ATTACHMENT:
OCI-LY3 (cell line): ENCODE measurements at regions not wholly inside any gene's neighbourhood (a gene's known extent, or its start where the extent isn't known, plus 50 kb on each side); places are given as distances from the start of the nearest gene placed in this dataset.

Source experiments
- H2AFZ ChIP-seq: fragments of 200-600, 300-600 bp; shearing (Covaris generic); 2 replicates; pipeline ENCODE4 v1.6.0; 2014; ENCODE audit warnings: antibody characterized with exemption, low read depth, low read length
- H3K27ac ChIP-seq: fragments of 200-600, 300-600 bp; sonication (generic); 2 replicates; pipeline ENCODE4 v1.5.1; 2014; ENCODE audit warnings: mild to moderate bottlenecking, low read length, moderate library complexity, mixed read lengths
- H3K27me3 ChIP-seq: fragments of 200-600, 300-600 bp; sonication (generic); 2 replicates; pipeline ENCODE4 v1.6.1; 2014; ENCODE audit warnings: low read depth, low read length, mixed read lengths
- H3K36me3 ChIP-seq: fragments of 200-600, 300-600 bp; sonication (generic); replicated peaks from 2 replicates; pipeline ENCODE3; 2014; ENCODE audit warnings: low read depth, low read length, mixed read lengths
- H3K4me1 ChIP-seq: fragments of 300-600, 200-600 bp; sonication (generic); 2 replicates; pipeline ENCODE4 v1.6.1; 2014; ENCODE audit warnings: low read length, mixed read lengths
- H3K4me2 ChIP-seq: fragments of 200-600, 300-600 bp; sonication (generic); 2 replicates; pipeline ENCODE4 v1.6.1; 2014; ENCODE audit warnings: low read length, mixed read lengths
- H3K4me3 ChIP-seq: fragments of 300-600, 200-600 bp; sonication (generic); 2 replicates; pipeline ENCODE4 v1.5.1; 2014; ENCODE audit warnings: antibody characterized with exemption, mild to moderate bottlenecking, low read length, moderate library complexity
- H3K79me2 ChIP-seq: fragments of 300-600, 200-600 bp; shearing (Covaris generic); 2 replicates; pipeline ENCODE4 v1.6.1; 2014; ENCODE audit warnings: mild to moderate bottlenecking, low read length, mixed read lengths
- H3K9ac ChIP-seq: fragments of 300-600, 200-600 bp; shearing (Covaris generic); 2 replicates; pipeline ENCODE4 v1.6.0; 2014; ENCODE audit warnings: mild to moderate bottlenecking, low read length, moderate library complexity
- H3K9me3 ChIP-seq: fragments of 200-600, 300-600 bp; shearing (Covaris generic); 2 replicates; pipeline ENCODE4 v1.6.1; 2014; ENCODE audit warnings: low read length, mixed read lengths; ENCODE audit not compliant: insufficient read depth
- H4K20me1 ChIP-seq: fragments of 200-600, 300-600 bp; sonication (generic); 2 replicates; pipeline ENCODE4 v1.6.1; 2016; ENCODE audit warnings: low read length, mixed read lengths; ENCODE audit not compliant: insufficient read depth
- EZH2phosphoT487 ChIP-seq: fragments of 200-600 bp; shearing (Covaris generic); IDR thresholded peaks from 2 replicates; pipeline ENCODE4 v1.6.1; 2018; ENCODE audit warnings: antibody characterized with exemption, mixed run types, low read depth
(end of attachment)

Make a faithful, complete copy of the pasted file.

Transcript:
OCI-LY3 (cell line): ENCODE measurements at regions not wholly inside any gene's neighbourhood (a gene's known extent, or its start where the extent isn't known, plus 50 kb on each side); places are given as distances from the start of the nearest gene placed in this dataset.

Source experiments
- H2AFZ ChIP-seq: fragments of 200-600, 300-600 bp; shearing (Covaris generic); 2 replicates; pipeline ENCODE4 v1.6.0; 2014; ENCODE audit warnings: antibody characterized with exemption, low read depth, low read length
- H3K27ac ChIP-seq: fragments of 200-600, 300-600 bp; sonication (generic); 2 replicates; pipeline ENCODE4 v1.5.1; 2014; ENCODE audit warnings: mild to moderate bottlenecking, low read length, moderate library complexity, mixed read lengths
- H3K27me3 ChIP-seq: fragments of 200-600, 300-600 bp; sonication (generic); 2 replicates; pipeline ENCODE4 v1.6.1; 2014; ENCODE audit warnings: low read depth, low read length, mixed read lengths
- H3K36me3 ChIP-seq: fragments of 200-600, 300-600 bp; sonication (generic); replicated peaks from 2 replicates; pipeline ENCODE3; 2014; ENCODE audit warnings: low read depth, low read length, mixed read lengths
- H3K4me1 ChIP-seq: fragments of 300-600, 200-600 bp; sonication (generic); 2 replicates; pipeline ENCODE4 v1.6.1; 2014; ENCODE audit warnings: low read length, mixed read lengths
- H3K4me2 ChIP-seq: fragments of 200-600, 300-600 bp; sonication (generic); 2 replicates; pipeline ENCODE4 v1.6.1; 2014; ENCODE audit warnings: low read length, mixed read lengths
- H3K4me3 ChIP-seq: fragments of 300-600, 200-600 bp; sonication (generic); 2 replicates; pipeline ENCODE4 v1.5.1; 2014; ENCODE audit warnings: antibody characterized with exemption, mild to moderate bottlenecking, low read length, moderate library complexity
- H3K79me2 ChIP-seq: fragments of 300-600, 200-600 bp; shearing (Covaris generic); 2 replicates; pipeline ENCODE4 v1.6.1; 2014; ENCODE audit warnings: mild to moderate bottlenecking, low read length, mixed read lengths
- H3K9ac ChIP-seq: fragments of 300-600, 200-600 bp; shearing (Covaris generic); 2 replicates; pipeline ENCODE4 v1.6.0; 2014; ENCODE audit warnings: mild to moderate bottlenecking, low read length, moderate library complexity
- H3K9me3 ChIP-seq: fragments of 200-600, 300-600 bp; shearing (Covaris generic); 2 replicates; pipeline ENCODE4 v1.6.1; 2014; ENCODE audit warnings: low read length, mixed read lengths; ENCODE audit not compliant: insufficient read depth
- H4K20me1 ChIP-seq: fragments of 200-600, 300-600 bp; sonication (generic); 2 replicates; pipeline ENCODE4 v1.6.1; 2016; ENCODE audit warnings: low read length, mixed read lengths; ENCODE audit not compliant: insufficient read depth
- EZH2phosphoT487 ChIP-seq: fragments of 200-600 bp; shearing (Covaris generic); IDR thresholded peaks from 2 replicates; pipeline ENCODE4 v1.6.1; 2018; ENCODE audit warnings: antibody characterized with exemption, mixed run types, low read depth